1921-2006 | Naissance: | Arrestation: | Résidence:


This biography was researched and written by the 9th grade students of the “Badinter” class at the Marais de Villiers middle school in Montreuil-sous-Bois, in the Seine-Saint-Denis department of France, with the guidance of their history and geography teacher, Claire Bertrand.

We initially began the project during the 2019-20 school year, but the COVID-19 epidemic stopped us in our tracks. At that time, we had very few resources available to us. During the 2022-23 school year, therefore, the project was relaunched, with the aim of gathering together additional records and searching for any possible descendants. Having written a Facebook message to everyone we could find with the name Frankfower in June 2022, Carole, the daughter of one of the survivors, contacted us in August that year. With the extra records and Carole’s help, our task became easier, although there still remain a few unresolved issues.

We are delighted to be able to share our work with you here.

A family of Polish descent

Fanny – Rosa – Sarah
Gitla – Gypojiale (the mother) – Perla – Jacob – Wolf (the father)
Source: Family photo kindly provided by Carole Frankfower, Wolf and Gypojiale’s granddaughter
Taken in around 1930-1931

Sarah’s parents were both born in Poland, as were her siblings. She was the fourth of eight children.

Her father, Wolf Frankfower was born on June 24, 1888 in Ciechanow (also spelled Créchanow on some records), a small town of around 5,000 people some 50 miles north of Warsaw. His parents were Samuel and Freja Bicaze, both of whom were Polish citizens and Jewish.

The town of Ciechanow in around 1910

Her father met Gypojiale Aguemann, who was born in Warsaw on June 28, 1890. Her parents were Radine and Bassa Crikman. Wolf and Gypojiale (again, the spelling varies) were married on March 28, 1909, also in Warsaw.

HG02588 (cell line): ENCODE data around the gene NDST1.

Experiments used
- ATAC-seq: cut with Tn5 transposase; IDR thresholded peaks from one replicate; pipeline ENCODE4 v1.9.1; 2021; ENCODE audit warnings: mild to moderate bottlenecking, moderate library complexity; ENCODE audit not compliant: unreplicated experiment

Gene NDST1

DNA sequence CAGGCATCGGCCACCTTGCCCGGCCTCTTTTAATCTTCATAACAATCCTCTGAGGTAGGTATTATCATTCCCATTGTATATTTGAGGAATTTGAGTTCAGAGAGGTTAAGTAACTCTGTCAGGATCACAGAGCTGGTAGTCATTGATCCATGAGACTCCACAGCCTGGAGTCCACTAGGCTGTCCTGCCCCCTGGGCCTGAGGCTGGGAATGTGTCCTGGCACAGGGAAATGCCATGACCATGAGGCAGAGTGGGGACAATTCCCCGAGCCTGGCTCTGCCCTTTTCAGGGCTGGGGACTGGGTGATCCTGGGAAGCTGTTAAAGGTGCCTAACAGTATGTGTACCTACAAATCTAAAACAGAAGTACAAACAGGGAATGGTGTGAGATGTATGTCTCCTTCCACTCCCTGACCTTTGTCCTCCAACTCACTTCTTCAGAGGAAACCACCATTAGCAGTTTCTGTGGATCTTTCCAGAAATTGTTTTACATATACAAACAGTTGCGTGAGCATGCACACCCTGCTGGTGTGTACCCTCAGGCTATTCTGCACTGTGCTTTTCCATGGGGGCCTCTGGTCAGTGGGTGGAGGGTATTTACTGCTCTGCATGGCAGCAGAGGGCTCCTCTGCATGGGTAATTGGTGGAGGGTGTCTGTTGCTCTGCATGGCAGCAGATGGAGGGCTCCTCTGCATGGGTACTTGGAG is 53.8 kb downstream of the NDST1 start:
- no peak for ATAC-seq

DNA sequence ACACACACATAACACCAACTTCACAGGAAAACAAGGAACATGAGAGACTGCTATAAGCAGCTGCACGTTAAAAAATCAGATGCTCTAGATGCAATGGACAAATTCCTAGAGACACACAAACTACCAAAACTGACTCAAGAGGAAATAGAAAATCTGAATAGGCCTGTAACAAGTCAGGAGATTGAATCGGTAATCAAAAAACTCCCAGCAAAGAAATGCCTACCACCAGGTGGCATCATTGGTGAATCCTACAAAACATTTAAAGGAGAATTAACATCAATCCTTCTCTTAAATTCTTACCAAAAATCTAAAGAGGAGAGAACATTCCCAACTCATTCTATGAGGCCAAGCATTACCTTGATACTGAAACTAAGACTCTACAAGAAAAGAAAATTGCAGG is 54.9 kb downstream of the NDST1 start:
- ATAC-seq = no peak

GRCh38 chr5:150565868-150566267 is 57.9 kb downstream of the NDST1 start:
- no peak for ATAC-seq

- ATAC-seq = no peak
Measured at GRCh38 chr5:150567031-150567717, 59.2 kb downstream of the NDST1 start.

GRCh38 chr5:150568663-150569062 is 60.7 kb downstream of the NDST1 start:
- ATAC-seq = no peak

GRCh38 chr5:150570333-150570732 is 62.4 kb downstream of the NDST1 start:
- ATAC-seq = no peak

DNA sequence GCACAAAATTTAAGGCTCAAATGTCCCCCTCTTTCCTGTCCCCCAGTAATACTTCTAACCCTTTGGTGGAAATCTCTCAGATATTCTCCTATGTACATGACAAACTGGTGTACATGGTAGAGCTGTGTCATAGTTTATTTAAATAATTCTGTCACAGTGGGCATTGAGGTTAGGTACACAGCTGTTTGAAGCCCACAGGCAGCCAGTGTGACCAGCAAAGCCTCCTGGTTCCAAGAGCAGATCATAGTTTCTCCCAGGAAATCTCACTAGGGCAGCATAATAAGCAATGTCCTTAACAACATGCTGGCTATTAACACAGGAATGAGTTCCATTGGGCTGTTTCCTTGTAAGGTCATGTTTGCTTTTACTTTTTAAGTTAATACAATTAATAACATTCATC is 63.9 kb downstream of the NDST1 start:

Warsaw in around 1900

The couple had eight children, seven of whom were born in Warsaw: Fanny, on March 6, 1910; Rosa, on April 15, 1916; Jacob (Jacques), on April 11, 1918; Sarah, on August 10, 1921; Joseph, on September 17, 1922; Gitla (Gisèle), on August 10, 1925; and Perla (Pauline, Paulette) on December 28, 1928.

Their last child, Maurice was born in the 12th district of Paris on March 11, 1931.

The move to France

Her father, Wolf Frankfower moved to France on November 26, 1929. He arrived legally, having been granted a visa. We are not sure whether the rest of the family arrived at the same time as the father, and nor do we know what prompted the Frankfowers to leave their homeland. We wonder if they were victims of pogroms, or living in poverty.


Source: French National Archives, Pierrefitte. 

Photograph taken in December 2022 by Claire Bertrand

Sarah’s family set up home at 10 rue de la république in Les Lilas, a working-class neighborhood of single-story brick houses. They were designed by the architect Emile Cacheux, a French public housing specialist. The houses he designed were built in the 1870s.

Her father became a shoemaker. He registered on May 1, 1930 and the Commercial Court officially declared him as such on June 7, 1930. A second declaration, made in February 1935, confirmed that he was an independent shoemaker.

Source: Carole Frankfower’s personal records

From the 1936 census of Les Lilas, we discovered that Sarah and her family (apart from the eldest child, Fanny) lived at this address until they were arrested. According to the census, Sarah was not working at the time.

Les Lilas municipal archives

Arrests and deportation